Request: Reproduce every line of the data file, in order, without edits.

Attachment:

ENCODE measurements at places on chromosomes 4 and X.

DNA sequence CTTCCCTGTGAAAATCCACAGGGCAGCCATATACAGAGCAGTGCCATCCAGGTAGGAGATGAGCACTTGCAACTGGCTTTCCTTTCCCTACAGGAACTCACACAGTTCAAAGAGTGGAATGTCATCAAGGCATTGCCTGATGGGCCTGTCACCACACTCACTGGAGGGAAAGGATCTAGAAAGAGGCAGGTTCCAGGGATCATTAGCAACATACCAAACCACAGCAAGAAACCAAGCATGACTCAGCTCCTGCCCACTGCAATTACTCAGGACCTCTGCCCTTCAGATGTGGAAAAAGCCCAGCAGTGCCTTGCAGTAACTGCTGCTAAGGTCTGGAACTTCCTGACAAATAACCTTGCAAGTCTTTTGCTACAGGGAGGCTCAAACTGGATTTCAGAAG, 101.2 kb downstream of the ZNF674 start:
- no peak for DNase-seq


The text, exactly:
ENCODE measurements at places on chromosomes 4 and X.

DNA sequence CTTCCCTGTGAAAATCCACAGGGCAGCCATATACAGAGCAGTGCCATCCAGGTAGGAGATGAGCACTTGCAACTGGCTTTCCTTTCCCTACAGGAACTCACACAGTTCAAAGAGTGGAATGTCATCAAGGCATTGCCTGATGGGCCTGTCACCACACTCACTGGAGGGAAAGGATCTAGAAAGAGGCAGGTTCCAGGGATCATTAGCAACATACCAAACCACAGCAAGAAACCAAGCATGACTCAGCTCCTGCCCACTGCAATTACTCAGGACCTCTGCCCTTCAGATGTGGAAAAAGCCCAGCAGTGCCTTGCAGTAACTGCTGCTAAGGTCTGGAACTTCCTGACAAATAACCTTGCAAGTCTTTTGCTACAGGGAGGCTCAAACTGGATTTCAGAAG, 101.2 kb downstream of the ZNF674 start:
- no peak for DNase-seq